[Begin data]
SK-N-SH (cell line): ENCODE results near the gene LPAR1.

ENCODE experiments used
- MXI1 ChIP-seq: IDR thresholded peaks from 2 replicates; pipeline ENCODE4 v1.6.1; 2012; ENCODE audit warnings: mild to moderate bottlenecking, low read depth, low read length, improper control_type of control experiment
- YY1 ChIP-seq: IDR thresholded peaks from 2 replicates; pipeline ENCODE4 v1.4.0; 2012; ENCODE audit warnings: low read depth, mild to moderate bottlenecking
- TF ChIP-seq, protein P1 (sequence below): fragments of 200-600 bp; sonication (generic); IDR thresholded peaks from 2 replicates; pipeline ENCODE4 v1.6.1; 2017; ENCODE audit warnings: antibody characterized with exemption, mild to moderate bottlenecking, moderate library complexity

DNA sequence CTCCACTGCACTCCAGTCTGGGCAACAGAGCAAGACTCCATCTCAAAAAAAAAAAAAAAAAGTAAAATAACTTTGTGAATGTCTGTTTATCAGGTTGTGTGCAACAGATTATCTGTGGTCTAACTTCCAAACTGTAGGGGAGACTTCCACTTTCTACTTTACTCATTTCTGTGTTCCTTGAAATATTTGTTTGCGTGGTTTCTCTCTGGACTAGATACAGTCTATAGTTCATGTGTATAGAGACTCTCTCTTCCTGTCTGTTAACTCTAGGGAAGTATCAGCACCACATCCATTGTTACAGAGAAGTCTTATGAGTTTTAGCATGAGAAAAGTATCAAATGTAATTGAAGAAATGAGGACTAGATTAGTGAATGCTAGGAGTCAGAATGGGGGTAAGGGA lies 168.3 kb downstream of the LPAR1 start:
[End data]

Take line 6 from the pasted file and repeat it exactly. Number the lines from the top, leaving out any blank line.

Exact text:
DNA sequence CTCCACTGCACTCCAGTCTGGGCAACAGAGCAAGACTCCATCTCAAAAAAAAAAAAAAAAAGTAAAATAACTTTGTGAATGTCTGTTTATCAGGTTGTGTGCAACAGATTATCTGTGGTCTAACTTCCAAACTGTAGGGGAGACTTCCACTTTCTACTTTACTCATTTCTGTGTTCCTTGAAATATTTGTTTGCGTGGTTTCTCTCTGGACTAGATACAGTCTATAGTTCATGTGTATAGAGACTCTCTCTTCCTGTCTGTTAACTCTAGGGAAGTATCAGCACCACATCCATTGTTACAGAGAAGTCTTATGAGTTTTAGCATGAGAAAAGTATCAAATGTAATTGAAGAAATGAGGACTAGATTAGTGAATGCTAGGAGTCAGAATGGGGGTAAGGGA lies 168.3 kb downstream of the LPAR1 start: